By Olivia Matise

Gowanus Canal in Brooklyn, New York, is generally not considered a destination for a scenic stroll along its esplanade. Once a system of marshes and streams inhabited by the Lenape people, the area was forcefully dispossessed by European colonizers who then subjected the ecosystem to centuries of dredging, damming and infilling.

Today, this once sprawling network of wetlands has become just one; the Gowanus Canal.

In the 1800s, Brooklyn was the fastest growing city in America, making the Gowanus Canal one of the nation’s busiest waterways. The industrialization of the Gowanus marshes and the New York Harbor decimated their once-thriving oyster beds, and left a toxic sludge that still covers the bottom of the Gowanus Canal, known as “Black Mayonnaise.”

Industrial pollution from gas plants, coal yards, and factories — as well as Combined Sewage Overflow (CSO) from the surrounding sewer shed (land drained by sewer systems) — has led to a push for remediation of the canal’s shorelines and water quality over the past 30 years. In 2010, the canal was designated a Superfund site by the EPA and placed on the National Priorities list. The Superfund designation led to a final plan to dredge about 10 feet of contaminated sediment from the bottom of the canal and construct two water tanks to address CSO.

Negotiating and funding the clean-up project has been a long and bureaucratic process. The City of New York is obligated to create the sewage filtering facility by 2028 — a deadline that was tested when dredging was delayed until 2017. Furthermore, combined costs of the dredging project and tank construction totals around $3 billion, split between the City and the EPA.

Today, the initial stage of the dredging is complete; as of October 2021, 35,000 cubic yards of sediment have been removed and much of it processed to be recycled as landfill cover. The canal will continue to be dredged in segments, designated Remediation Target Areas, which will be treated differently depending on their levels of contamination.

A toxic sludge covers the bottom of the Gowanus Canal, known as “Black Mayonnaise.”

In addition to the dredging, highly contaminated areas of the canal floor will be capped using a process called In-Situ Stabilization. The process involves injecting the bottom of the canal with chemical compounds like concrete to keep the contaminated areas from spreading through the canal. These areas will then be covered with a multilayer “cap” consisting of clay (the “active” layer) to absorb contaminated particles, sand and gravel (the “isolation” layer) to prevent the first layer from exposure, and stone topped with sand (the “armor” layers) to prevent erosion and restore the canal floor to a healthy marine habitat.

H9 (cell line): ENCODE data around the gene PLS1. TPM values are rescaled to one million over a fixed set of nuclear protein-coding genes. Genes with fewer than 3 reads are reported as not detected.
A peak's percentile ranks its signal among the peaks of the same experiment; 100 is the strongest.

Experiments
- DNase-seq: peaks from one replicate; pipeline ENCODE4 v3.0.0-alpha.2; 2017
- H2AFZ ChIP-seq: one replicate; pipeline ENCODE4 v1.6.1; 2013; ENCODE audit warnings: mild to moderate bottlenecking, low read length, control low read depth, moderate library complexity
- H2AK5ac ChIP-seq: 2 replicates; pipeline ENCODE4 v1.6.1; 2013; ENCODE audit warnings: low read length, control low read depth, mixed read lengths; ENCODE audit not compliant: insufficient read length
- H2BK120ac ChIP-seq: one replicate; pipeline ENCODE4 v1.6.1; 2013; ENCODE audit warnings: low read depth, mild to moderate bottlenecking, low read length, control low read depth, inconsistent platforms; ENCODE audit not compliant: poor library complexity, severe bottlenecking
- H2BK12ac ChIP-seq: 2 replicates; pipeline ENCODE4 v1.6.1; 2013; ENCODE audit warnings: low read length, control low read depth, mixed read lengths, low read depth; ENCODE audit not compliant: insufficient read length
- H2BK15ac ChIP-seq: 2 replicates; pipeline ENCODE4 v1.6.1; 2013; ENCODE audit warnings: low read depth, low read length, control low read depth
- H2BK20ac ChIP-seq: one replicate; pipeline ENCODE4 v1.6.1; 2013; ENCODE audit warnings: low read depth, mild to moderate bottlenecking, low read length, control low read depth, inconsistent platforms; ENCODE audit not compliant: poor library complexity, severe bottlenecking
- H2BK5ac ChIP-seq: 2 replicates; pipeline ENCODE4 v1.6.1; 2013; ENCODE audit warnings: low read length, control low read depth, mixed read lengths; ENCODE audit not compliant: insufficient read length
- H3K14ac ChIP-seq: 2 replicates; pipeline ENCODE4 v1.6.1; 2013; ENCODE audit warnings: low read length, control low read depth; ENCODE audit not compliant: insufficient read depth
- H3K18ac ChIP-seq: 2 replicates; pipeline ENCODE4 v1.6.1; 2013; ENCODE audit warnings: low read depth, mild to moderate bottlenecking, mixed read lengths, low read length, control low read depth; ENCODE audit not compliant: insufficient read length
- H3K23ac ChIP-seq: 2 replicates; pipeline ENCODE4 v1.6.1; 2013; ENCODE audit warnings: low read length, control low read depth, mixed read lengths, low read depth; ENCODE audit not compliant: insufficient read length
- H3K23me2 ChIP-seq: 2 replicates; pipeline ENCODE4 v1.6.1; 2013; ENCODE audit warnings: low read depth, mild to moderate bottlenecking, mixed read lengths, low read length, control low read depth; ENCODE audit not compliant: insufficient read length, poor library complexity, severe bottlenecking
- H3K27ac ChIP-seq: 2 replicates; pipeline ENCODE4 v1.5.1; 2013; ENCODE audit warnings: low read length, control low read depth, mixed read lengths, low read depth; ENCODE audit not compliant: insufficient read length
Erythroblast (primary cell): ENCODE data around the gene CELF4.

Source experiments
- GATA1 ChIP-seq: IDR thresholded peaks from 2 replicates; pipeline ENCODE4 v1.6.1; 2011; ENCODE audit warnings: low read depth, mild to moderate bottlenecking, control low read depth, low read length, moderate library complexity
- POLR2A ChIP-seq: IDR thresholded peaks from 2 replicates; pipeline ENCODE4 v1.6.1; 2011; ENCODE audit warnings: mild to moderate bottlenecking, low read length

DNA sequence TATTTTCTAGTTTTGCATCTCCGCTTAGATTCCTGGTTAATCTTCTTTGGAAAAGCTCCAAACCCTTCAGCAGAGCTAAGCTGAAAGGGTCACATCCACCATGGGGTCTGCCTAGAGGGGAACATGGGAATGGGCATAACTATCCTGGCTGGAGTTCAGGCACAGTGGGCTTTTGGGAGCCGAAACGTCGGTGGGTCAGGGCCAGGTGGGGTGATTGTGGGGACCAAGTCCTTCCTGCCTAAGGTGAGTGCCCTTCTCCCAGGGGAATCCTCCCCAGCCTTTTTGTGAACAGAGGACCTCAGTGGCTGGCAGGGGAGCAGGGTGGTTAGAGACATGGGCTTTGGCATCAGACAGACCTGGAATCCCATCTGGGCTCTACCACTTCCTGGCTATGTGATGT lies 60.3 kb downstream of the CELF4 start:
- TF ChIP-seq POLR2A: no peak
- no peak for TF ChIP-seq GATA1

SOURCE: Star Revue

Total restoration of the canal will depend on preventing contamination from upland sources, which the City is responsible for regulating.

The push for cleaner waters comes from stakeholders invested in community development initiatives such as affordable housing and recreation surrounding the Gowanus Canal Esplanade.

The Gowanus Dredgers Canoe Club has played an integral role cleaning up the site, and has advocated for its revival for over 20 years. The Gowanus Canal Conservancy is a grassroots organization that promotes ecologically sustainable development around the Gowanus watershed through community engagement and education. After the canal was designated a Superfund site, the Gowanus Canal Community Advisory Group was formed. Made up of over 50 scientists, business, civic, and community organizations, it remains the largest Community Advisory Group for an EPA Superfund site in the country.

In 2010, the canal was designated as a Superfund site by the EPA and placed on the National Priorities list.

The Brooklyn Atlantis Team, a group of researchers from the department of Mechanical and Aerospace Engineering at NYU Polytechnic Institute, has been using citizen science and robotic boats to monitor and record data about water quality in the Gowanus Canal. Their project will help the EPA monitor the ecological health of the canal, creating an index of photo imagery data.

The Gowanus community continues to fight for equitable and environmentally sensitive development that will someday restore the canal to the beauty and function of its pre-colonial days.

Map of Brooklyn, NY made in 1766

Gowanus Canal History

As the need for navigational and docking facilities in the burgeoning port of New York City grew, in 1849 the New York State Legislature authorized the construction of the Gowanus Canal (completed in the late 1860s). Despite its relatively short two-mile length, the Gowanus Canal soon became a hub of Brooklyn’s maritime and commercial activity. Factories and residential communities sprang up because of its construction. In fact, much of the brownstone quarried in New Jersey and the upper Hudson were placed on barges and shipped through the canal to create what we now refer to as “Brownstone Brooklyn”.

Want to learn more or get involved? Check out these resources!

To check the status of the Gowanus Superfund site, click here!

Visit the Community Advisory Group website to keep track of events and meetings!

Check out the Gowanus Canal Conservancy ‘Get Involved’ page to find volunteer opportunities!


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